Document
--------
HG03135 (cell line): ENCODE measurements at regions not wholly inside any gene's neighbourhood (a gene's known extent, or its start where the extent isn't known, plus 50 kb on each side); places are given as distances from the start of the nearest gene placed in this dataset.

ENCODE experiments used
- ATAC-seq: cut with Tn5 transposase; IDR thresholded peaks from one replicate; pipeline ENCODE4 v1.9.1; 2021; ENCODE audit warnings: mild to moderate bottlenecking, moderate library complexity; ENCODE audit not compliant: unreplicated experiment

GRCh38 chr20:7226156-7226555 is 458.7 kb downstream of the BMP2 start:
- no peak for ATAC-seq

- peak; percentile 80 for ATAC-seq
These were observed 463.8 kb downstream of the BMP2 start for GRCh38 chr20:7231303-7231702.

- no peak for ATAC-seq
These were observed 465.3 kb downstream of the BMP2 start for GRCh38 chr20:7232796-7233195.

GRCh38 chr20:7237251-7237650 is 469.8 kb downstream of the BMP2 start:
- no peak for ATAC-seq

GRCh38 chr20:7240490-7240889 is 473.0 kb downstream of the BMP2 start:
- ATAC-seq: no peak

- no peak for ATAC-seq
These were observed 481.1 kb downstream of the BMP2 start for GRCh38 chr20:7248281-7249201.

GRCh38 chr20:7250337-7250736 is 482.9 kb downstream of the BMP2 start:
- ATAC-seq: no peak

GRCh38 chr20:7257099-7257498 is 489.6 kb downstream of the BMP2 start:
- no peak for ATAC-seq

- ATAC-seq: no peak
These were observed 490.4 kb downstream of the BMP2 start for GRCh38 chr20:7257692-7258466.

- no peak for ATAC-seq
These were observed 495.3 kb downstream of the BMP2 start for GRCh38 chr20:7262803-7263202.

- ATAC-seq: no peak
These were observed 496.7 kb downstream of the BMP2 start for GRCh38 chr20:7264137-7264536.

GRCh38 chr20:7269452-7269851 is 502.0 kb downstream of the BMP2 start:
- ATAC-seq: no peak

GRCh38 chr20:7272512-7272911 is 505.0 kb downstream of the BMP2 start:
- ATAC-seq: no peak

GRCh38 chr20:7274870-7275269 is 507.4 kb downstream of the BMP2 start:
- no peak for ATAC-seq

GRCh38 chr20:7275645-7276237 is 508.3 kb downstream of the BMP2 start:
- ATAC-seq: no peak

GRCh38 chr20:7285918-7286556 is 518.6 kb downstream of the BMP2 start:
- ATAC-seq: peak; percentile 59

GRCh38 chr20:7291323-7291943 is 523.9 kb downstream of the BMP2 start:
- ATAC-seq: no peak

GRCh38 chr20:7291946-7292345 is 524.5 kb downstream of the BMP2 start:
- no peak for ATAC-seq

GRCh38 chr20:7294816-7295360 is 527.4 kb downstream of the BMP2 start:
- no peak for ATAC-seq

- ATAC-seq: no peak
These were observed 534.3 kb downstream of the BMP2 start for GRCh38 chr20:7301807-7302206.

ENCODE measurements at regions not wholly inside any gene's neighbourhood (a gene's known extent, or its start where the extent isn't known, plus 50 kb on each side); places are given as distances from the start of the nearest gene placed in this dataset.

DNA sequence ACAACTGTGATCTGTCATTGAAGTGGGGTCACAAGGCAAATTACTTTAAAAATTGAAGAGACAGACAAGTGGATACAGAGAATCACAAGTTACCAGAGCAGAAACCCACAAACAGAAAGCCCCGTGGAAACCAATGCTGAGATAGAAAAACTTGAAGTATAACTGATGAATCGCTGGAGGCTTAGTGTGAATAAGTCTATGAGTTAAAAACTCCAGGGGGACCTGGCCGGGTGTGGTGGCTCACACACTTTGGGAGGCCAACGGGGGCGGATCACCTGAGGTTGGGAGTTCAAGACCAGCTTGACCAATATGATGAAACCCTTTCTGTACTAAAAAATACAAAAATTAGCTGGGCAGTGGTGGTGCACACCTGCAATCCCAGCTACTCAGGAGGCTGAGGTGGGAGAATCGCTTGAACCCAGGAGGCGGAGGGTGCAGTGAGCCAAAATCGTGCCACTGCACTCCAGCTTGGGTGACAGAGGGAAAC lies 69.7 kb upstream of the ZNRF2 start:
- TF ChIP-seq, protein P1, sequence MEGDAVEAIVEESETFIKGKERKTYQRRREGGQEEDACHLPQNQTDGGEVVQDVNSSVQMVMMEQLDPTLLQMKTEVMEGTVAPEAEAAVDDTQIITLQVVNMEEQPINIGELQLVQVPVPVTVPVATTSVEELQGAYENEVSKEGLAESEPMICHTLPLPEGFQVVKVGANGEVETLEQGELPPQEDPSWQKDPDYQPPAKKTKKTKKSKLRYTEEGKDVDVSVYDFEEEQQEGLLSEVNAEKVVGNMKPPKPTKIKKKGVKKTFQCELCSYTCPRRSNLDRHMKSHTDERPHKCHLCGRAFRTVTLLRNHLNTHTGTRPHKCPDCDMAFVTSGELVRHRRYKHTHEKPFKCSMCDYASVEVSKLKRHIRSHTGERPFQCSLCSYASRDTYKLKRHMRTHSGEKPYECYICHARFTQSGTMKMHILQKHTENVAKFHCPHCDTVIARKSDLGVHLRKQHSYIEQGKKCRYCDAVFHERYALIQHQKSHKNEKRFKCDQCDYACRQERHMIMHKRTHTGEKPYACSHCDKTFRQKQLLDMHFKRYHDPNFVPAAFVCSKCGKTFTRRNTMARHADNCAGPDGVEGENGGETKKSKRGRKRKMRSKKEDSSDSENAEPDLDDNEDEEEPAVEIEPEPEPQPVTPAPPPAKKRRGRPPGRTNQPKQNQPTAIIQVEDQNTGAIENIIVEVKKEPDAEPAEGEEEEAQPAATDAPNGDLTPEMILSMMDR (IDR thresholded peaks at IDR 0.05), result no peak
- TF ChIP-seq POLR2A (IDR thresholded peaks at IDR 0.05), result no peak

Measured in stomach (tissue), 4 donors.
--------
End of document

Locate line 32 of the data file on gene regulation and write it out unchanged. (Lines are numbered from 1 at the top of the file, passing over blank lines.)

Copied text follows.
GRCh38 chr20:7275645-7276237 is 508.3 kb downstream of the BMP2 start: